The final safeguard, too, stood decimated. The ordinance mechanism is now a constitutional freebie. To the executive, it costs nothing. A failed ordinance is a success, too. The possibilities are terrifying. An executive may resort to an ordinance aware of its impending failure in Parliament. The court’s anti-logic commands that it still succeed. With ordinances, legal success is guaranteed; the executive cannot fail.
Understandably, then, ordinances are mired in a hedonistic excess. Nearly 70 years of relish and indulgence has left India with an unhappy inheritance—a permissive executive that lords over an enfeebled Parliament.
A gentle parliamentary exception has alchemised into a beast. A conspiracy of executive practices and judicial misreadings, actions and inactions, demands and undemands, shadows the provision on ordinances. The executive may, effectively, make any law at any time for any reason. Permanence is a matter of reissuing them. And if, for some reason, they lapse, everything done, all actions taken, remain forever valid. Why do we then need a Parliament?
A super-executive is India’s Parliament.
Given the trust deficit between the two after the SC, in October 2015, struck down the NJAC Act and the 99th Constitutional Amendment which gave politicians and civil society a final say in the appointment of judges in HC and the SC.
IN first remarks as Union Law Minister on Monday, Ravi Shankar Prasad, speaking to The Indian Express, struck a conciliatory note vis-a-vis the judiciary.
Behind the scenes however, both sides are locked in an unprecedented exchange of notes, arguments and terms to hammer out the Memorandum of Procedure (MoP) that will define the contours of this vital and uneasy balance of power.
Of course, all this is easier said than done.
Given the trust deficit between the two after the Supreme Court, in October 2015, struck down the National Judicial Appointments Commission (NJAC) Act and the 99th Constitutional Amendment which gave politicians and civil society a final say in the appointment of judges in High Courts and the Supreme Court.
It was this judgment that had recommended “appropriate measures” to improve the working of the Collegium system. A separate order, passed by a five-judge bench in December 2015, listed factors — these included eligibility criteria, transparency in the appointment process, secretariat and complaints — for preparing the MoP.
Multiple accounts, exclusively available to The Indian Express, reveal that the exchanges between the two sides reveal a tantalising faceoff that’s as much about ideas as it is about power. The key flashpoints: importance of seniority, need for judges to write their reasons down, having a committee to vet candidates to tapping the Bar for the bench.
Seniority & Merit
The government’s proposal is that while promoting a High Court Chief Justice or a judge to the Supreme Court, the criteria of seniority, merit and integrity would be followed. Preference should be given to Chief Justices of the High Courts keeping in view their “inter-se seniority”.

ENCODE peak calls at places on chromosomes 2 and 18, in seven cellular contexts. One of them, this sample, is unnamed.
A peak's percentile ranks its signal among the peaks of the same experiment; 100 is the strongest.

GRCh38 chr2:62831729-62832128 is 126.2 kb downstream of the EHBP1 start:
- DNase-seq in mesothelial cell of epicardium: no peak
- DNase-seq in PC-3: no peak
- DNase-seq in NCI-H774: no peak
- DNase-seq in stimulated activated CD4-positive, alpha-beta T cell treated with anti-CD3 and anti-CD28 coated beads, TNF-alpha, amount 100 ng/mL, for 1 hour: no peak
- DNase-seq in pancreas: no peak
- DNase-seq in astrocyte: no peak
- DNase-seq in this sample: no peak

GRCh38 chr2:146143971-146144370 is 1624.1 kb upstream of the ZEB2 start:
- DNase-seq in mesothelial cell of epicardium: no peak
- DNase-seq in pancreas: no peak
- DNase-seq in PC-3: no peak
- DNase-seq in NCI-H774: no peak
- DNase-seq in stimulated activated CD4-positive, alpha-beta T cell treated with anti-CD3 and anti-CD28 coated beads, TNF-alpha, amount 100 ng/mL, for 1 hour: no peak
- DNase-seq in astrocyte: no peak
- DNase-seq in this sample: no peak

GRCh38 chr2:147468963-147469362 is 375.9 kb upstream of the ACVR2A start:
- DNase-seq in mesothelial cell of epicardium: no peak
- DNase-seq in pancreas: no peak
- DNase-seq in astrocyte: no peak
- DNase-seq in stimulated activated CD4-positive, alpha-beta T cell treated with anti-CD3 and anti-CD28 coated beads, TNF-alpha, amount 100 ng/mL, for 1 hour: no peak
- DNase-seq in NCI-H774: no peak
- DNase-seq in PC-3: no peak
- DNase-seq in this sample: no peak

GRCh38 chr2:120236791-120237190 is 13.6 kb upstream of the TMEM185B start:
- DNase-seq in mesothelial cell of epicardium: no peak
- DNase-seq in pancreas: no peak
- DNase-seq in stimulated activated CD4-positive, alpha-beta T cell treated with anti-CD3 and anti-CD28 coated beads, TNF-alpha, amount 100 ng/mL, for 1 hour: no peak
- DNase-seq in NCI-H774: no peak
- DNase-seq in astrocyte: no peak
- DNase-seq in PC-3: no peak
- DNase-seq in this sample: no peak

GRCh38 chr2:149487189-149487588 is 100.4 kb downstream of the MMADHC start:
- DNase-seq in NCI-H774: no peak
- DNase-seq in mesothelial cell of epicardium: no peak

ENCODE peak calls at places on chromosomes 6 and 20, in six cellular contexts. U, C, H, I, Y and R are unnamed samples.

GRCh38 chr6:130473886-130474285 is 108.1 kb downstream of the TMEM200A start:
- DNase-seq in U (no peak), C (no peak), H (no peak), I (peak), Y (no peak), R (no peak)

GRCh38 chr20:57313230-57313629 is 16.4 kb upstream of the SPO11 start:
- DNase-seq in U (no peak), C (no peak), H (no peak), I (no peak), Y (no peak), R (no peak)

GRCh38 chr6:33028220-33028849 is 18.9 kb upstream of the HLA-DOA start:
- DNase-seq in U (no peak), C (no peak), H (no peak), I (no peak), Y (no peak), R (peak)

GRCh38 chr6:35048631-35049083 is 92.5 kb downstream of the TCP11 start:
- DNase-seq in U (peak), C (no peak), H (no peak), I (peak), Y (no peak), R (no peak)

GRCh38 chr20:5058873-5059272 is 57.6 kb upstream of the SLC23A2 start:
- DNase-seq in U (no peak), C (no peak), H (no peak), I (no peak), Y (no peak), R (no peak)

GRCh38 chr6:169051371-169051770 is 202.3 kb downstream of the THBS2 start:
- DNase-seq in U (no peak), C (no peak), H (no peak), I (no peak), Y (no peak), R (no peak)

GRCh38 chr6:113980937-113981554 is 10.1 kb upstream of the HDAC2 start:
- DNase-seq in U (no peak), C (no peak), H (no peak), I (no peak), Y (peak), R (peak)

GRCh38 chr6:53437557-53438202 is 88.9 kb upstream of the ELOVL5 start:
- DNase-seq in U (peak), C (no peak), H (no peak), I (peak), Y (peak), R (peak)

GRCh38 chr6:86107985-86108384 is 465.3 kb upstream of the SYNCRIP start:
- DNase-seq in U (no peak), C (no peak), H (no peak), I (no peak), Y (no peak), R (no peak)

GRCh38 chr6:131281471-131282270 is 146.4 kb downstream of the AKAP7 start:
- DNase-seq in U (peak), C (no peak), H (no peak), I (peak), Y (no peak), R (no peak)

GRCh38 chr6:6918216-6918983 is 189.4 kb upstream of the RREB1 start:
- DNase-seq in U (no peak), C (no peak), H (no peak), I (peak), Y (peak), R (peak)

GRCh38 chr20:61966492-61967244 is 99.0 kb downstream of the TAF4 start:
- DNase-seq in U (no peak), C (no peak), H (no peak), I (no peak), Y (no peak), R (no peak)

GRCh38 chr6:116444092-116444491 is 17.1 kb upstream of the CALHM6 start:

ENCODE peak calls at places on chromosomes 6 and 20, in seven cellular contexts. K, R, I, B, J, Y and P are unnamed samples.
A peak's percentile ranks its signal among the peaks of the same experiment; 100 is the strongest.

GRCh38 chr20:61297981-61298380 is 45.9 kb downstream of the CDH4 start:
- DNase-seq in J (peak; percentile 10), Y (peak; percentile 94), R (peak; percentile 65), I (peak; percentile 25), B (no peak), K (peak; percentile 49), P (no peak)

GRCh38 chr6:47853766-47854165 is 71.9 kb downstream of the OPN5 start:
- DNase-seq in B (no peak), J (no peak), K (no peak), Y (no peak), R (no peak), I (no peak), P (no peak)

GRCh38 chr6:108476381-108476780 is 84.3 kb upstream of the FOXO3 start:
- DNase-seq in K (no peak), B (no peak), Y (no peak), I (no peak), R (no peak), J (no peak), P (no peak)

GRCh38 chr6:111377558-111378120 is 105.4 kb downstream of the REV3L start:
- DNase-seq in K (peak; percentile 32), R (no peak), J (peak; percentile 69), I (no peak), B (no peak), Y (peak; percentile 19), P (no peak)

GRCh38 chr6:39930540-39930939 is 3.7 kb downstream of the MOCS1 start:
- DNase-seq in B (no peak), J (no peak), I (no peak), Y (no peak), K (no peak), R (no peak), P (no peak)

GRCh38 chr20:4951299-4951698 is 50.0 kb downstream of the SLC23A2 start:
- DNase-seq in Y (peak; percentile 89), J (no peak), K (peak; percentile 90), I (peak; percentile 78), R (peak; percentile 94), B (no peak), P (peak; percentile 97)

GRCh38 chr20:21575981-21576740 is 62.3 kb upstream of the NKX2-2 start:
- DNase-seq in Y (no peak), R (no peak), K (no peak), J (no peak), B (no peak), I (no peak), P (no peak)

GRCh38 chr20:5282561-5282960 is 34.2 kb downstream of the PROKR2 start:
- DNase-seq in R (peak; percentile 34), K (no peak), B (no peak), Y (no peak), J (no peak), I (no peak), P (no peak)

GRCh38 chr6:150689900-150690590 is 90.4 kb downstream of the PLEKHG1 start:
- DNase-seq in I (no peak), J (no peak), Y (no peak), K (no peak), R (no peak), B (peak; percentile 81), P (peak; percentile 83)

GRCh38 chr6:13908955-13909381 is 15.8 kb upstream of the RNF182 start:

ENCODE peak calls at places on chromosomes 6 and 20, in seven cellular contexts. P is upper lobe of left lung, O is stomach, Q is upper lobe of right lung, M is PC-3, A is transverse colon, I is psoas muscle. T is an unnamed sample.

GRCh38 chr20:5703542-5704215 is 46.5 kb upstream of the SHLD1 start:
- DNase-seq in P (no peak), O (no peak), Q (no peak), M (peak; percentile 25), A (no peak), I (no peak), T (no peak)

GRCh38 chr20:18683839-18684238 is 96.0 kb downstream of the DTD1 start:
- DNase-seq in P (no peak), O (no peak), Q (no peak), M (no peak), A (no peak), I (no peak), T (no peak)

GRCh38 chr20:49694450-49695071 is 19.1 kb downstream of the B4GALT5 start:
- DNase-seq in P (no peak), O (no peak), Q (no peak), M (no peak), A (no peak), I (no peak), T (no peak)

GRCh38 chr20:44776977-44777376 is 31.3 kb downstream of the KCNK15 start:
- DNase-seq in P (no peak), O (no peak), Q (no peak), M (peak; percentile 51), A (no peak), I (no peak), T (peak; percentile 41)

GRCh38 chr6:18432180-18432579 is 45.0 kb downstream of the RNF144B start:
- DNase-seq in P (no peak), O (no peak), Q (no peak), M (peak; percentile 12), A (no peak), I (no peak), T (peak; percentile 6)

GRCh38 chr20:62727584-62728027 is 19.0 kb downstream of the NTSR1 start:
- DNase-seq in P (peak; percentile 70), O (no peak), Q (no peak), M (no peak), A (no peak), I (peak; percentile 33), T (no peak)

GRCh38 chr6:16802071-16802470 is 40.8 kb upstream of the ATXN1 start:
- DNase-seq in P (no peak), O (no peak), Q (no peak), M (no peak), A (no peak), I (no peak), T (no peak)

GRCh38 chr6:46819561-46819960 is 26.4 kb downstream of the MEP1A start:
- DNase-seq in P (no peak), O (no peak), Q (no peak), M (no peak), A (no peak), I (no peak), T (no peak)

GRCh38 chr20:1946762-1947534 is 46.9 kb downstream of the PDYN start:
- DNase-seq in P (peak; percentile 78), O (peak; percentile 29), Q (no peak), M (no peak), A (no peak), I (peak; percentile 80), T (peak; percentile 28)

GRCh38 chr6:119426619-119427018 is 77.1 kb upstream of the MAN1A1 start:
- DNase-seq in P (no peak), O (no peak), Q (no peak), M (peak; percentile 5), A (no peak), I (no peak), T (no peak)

However, the judges’ view, said to be communicated to the Government recently, is that “the criteria of seniority as a High Court judge, subject to merit and integrity, would be followed”.
In other words, “seniority” is, yes, a factor but it should be subject to “merit and integrity”.
Reasons in writing
The government has proposed that “in case a senior Chief Justice being overlooked for elevation to the Supreme Court, the reasons for the same be recorded in writing”. The government says that of the five judges of the Collegium for appointing Supreme Court judges, the views of each one must be made known to the government.
This is necessary for the sake of “transparency” and to ensure there is no “favouritism”, is the government’s argument.
The Collegium’s counter-argument is that “recordings of reasons for overlooking a Chief Justice or a senior puisne Judge will be counter-productive” as the reasons specified may mar his/her prospects of being elevated to the Supreme Court at a “future point of time”. Moreover, it may also affect his/her duties as judge or Chief Justice and may become a “permanent blot on his/her career”.
The judges quote a 1998 judgment of a Supreme Court Constitution Bench in response to a Presidential reference on the issue of appointment and transfer of judges. “Where therefore, there is outstanding merit,” the judgment says, “the possessor thereof deserves to be appointed regardless of the fact that he may not stand high in the all-India seniority list or in his own High Court.. All that then needs to be recorded when recommending him for appointment is that he has outstanding merit.”
The government thinks that merely recording that “he has outstanding merit” is not enough — and not acceptable. Because its argument is: How can you be sure no favouritism has taken place when judges with “seniority” in High Courts are ignored? In fact, the government claims, the 1998 judgment does not imply that reasons need not be given when senior judges are being overlooked.